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Facharbeit: Does it make any difference?A comparison of Shakespeare’s Macbeth, first act, of the BBC’s productio

Alles zu William Shakespeare  - Macbeth

Abgabe: 11. März 2002

THEMA: Does it make any difference?
A comparison of Shakespeare’s Macbeth, first act, of the BBC’s production and the film version by Roman Polanski
List of contents
1) Introduction p. 3
2.1) The characters of W. Shakespeare’s Macbeth p.4
2.2) Summary of William Shakespeare’s Macbeth p.5/6
3.1) The representation of the witches according to their
appearance, setting, language and the created atmosphere
- The BBC’s adaptation (3.1.1.) p.7
- Roman Polanski’s film of Macbeth (3.1.2) p.8
- The direct comparison of the witches’ representation (3.1.3.) p.9
3.2) The representation of Macbeth according to his appearance,
setting, language and the created atmosphere
- The BBC’s adaptation (3.2.1.) p.9/10
- Roman Polanski’s film of Macbeth (3.2.2) p.10/11
- The direct comparison of Macbeth’s representation (3.2.3.) p.11
4) Conclusion p.12
5) Bibliography p.13

1) Introduction
William Shakespeare is still one of the most important writers of today. His plays are often models for modern films, dramas and books. For instance his play “Romeo and Juliet”. Nearly everybody knows the story and the tragedy of a tender love in a world full of hate. Many directors as well for theatre as for film already made an adaptation of this play.
It is very interesting to compare the differences between various productions of one play in order to show the enamour possibilities to interpret on play. Especially comparing two versions of a Shakespeare play has a real lure because he offers his readers a big freedom in interpreting him and his thoughts. This is why I want to concentrate on two versions of one of his most famous plays: Macbeth.
In order to show how different directors can interpret one play I’ve chosen a traditional version of the BBC and a modern film version of Roman Polanski. He seems to be predestined for a comparison in this way because he is so contested in the world of film because of his dubious methods in directing and his provoking representations.
For that purpose I first want to give a short summary of the whole plot of Macbeth with representation of all mentioned characters because then the following interpretations of each film versions is easier. I want to show the differences between the two adaptations by analysing the most important characters of the play: The three witches and Macbeth.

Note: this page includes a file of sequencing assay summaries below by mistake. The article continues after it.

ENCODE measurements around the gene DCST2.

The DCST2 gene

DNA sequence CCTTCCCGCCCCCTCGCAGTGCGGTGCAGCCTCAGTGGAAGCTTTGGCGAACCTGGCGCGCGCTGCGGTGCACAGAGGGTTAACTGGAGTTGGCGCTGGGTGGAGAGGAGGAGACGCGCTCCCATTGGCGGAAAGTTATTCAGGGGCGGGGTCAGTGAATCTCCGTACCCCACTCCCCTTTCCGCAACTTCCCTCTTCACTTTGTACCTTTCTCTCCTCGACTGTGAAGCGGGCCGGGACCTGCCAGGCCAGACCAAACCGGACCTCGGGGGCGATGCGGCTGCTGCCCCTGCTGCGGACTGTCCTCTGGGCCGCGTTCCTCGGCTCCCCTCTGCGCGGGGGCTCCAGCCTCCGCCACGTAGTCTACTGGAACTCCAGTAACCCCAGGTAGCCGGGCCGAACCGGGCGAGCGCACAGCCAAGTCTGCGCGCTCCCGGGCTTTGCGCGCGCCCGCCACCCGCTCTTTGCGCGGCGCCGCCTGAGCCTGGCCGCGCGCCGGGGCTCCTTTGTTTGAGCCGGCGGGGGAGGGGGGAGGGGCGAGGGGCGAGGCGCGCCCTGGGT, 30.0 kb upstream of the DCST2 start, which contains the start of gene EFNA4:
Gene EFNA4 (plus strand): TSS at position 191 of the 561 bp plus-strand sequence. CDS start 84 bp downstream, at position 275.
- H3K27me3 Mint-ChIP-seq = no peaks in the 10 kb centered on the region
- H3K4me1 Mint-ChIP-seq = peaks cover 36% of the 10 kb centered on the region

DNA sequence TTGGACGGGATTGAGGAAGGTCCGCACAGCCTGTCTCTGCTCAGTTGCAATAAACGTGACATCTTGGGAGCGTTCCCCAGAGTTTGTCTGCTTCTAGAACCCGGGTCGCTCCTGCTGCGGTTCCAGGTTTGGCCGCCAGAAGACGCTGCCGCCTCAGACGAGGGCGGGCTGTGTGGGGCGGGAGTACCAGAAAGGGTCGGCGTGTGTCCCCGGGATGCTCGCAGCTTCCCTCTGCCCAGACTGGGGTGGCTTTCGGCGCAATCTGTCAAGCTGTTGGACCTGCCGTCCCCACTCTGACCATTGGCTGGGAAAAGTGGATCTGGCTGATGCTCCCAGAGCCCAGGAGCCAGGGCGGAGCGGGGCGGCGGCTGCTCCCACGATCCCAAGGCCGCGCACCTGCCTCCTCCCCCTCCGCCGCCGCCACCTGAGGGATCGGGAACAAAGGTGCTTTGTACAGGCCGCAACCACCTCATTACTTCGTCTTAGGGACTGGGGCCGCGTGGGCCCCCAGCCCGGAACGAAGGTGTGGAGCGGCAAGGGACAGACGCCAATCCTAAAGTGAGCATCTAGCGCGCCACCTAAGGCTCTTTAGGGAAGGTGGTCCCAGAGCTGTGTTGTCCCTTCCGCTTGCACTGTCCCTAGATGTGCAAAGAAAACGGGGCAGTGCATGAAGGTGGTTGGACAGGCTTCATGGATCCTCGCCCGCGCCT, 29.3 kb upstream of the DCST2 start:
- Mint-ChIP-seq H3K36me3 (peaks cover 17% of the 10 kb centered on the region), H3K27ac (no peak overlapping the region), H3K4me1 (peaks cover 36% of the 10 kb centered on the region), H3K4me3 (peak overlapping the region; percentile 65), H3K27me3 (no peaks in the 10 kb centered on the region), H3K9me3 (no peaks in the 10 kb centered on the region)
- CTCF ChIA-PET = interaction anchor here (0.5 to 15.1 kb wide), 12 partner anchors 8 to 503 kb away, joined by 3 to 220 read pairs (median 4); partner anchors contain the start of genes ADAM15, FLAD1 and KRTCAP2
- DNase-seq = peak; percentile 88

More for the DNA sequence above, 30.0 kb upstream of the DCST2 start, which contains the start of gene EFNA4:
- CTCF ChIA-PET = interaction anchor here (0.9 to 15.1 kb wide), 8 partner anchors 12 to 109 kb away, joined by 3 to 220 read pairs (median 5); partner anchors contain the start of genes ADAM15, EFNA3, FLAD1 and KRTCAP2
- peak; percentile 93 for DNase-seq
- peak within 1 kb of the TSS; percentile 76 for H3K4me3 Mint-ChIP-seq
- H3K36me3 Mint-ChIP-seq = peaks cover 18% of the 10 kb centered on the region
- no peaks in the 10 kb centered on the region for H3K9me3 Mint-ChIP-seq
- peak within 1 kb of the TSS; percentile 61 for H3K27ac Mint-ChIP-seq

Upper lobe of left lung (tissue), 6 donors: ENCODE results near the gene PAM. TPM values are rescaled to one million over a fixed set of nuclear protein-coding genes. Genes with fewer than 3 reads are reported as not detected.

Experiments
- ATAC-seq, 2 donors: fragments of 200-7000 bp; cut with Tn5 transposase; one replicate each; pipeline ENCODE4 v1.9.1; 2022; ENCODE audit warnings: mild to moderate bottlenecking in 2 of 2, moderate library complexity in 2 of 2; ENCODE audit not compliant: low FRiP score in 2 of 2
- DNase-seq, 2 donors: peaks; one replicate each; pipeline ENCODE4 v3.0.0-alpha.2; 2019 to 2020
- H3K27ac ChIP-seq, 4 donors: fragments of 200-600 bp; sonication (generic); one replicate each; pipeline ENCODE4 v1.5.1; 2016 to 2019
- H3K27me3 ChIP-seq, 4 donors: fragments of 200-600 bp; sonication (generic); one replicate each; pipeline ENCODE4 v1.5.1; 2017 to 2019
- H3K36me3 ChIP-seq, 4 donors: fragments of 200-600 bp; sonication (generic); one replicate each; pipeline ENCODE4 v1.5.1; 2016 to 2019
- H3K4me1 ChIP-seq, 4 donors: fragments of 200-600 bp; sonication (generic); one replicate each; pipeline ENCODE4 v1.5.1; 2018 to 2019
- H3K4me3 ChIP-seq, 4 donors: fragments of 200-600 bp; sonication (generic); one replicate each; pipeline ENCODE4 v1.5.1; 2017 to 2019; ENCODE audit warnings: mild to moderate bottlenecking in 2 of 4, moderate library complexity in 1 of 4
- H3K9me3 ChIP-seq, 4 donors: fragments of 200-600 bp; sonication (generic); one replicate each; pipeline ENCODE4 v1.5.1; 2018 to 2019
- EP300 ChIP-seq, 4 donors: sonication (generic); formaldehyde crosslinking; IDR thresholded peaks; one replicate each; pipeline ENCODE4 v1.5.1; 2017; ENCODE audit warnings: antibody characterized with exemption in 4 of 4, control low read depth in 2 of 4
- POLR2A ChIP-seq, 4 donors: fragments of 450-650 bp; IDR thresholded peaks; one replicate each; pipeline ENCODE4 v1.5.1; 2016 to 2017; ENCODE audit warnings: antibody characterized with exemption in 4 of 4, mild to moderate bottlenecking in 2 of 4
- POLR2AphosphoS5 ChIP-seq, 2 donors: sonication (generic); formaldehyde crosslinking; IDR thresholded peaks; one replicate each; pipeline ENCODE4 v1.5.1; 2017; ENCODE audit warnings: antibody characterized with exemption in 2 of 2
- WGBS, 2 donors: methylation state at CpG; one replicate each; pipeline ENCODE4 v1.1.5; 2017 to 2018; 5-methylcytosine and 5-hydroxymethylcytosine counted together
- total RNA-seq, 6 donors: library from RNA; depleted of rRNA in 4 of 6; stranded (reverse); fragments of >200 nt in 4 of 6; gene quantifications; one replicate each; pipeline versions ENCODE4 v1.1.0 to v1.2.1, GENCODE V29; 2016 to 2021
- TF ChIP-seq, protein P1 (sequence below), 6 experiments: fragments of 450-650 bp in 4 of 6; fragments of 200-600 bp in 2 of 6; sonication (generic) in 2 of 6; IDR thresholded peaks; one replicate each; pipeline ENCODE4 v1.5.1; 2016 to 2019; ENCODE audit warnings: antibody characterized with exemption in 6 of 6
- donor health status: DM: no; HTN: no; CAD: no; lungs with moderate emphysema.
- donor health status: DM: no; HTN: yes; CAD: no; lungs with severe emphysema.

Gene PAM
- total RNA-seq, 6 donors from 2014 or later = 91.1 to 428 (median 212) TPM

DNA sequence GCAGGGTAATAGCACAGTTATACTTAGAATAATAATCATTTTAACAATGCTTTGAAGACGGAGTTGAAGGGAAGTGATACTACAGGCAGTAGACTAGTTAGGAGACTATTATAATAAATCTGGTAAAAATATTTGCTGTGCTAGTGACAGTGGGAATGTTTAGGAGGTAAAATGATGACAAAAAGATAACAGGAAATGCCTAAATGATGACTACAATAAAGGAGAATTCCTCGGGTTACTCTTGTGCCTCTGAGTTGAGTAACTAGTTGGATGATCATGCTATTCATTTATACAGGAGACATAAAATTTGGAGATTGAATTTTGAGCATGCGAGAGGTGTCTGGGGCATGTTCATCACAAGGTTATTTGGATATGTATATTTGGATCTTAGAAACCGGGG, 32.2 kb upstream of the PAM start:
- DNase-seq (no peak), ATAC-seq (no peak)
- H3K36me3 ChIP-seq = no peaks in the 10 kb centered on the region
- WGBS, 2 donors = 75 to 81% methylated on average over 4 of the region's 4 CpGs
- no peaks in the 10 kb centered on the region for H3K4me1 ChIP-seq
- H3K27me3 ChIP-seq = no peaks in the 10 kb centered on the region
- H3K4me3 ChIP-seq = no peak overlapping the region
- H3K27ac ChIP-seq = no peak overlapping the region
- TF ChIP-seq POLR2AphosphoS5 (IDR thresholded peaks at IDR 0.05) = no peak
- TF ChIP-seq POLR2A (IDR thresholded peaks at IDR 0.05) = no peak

2) Synopsis of Macbeth
2.1. The characters
Duncan, King of Scotland
His sons
Generals of the King’s army
Menteth Noblemen of Scotland
Fleance, Son to Banquo
Siward, Earl of Northumberland, General of the English Forces
Young Siward, his son
Seyton, an Officer attending on Macbeth
Boy, Son to Macduff
An English Doctor
A Scottish Doctor
A Soldier
A Porter
An Old Man
Lady Macbeth
Lady Macduff
Gentlewoman, attending on Lady Macbeth
Three Witches
And other minor parts

2.2 The plot:
The story takes place somewhere in Scotland except in the end of the fourth act.
We are introduced into the story by three witches which are sitting somewhere on an open place and they are talking about a person called “Macbeth” with whom they want to meet. In the next scene we get to know Duncan, the king of Scotland. He is at war with some rebels and we are on a battlefield. He wants to know if his fight was successful and so he searches for a person who can report the battle. He meets a “bleeding captain” who reports the fight. The captain emphasizes the extraordinary deeds of the Thane of Glamis, that he saved the honour of Scotland and that he has fought very bravely and without fear.
After the conversation between the captain and Duncan again the witches come into play. They meet Macbeth and Banquo and they predict that Macbeth will be Thane of Cawdor and then king. They also predict Banquo ’s children to be kings but both, Macbeth and Banquo, do not believe in this prophecy.
Some minutes later two messengers sent by Duncan tell them that Macbeth is now Thane of Cawdor and that the previous Thane is sentenced to death. The first part of the witches’ prophecy comes true and Macbeth begins to believe in that he will be king of Scotland. He writes his wife (Lady Macbeth) about his mysterious meeting and he tells her about his wishes to become the new king. Lady Macbeth is inspired about this idea and she implies that she would do everything to help her husband; maybe she would even murder Duncan.
From a messenger she gets to know that Macbeth is going to come home and that Duncan also will be her guest. At the arrival of her husband she tries to convince him of murdering Duncan so that he will become king. First Macbeth is insecure but then he agrees. In the night he creeps into the king’s room and murders him.
In the next morning the dead body is discovered and they begin to search for the murderer. The hosts repudiate the suspicion empathically and Macbeth kills Duncan’s servants because they maybe know the truth.